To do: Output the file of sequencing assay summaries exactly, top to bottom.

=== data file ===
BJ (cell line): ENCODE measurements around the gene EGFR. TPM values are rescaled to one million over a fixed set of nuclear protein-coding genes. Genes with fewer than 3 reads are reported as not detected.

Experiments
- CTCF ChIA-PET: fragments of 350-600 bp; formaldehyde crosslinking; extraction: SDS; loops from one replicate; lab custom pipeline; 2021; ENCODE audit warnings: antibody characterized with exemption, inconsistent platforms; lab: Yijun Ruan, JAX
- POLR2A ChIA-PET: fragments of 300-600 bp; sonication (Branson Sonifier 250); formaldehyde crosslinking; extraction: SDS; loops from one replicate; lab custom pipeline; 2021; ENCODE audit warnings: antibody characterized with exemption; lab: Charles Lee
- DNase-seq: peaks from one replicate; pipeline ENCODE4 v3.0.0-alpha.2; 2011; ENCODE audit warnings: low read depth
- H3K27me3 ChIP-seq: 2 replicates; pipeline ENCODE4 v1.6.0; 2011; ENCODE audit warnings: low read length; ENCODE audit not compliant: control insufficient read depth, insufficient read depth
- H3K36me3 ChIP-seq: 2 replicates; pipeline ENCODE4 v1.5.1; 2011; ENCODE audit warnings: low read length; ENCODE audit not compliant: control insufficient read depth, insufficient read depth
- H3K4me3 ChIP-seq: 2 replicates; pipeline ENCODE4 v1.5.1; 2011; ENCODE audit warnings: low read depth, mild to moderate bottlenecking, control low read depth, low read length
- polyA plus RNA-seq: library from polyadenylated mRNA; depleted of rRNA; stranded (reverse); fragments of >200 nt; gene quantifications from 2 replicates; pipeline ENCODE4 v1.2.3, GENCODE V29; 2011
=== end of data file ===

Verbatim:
BJ (cell line): ENCODE measurements around the gene EGFR. TPM values are rescaled to one million over a fixed set of nuclear protein-coding genes. Genes with fewer than 3 reads are reported as not detected.

Experiments
- CTCF ChIA-PET: fragments of 350-600 bp; formaldehyde crosslinking; extraction: SDS; loops from one replicate; lab custom pipeline; 2021; ENCODE audit warnings: antibody characterized with exemption, inconsistent platforms; lab: Yijun Ruan, JAX
- POLR2A ChIA-PET: fragments of 300-600 bp; sonication (Branson Sonifier 250); formaldehyde crosslinking; extraction: SDS; loops from one replicate; lab custom pipeline; 2021; ENCODE audit warnings: antibody characterized with exemption; lab: Charles Lee
- DNase-seq: peaks from one replicate; pipeline ENCODE4 v3.0.0-alpha.2; 2011; ENCODE audit warnings: low read depth
- H3K27me3 ChIP-seq: 2 replicates; pipeline ENCODE4 v1.6.0; 2011; ENCODE audit warnings: low read length; ENCODE audit not compliant: control insufficient read depth, insufficient read depth
- H3K36me3 ChIP-seq: 2 replicates; pipeline ENCODE4 v1.5.1; 2011; ENCODE audit warnings: low read length; ENCODE audit not compliant: control insufficient read depth, insufficient read depth
- H3K4me3 ChIP-seq: 2 replicates; pipeline ENCODE4 v1.5.1; 2011; ENCODE audit warnings: low read depth, mild to moderate bottlenecking, control low read depth, low read length
- polyA plus RNA-seq: library from polyadenylated mRNA; depleted of rRNA; stranded (reverse); fragments of >200 nt; gene quantifications from 2 replicates; pipeline ENCODE4 v1.2.3, GENCODE V29; 2011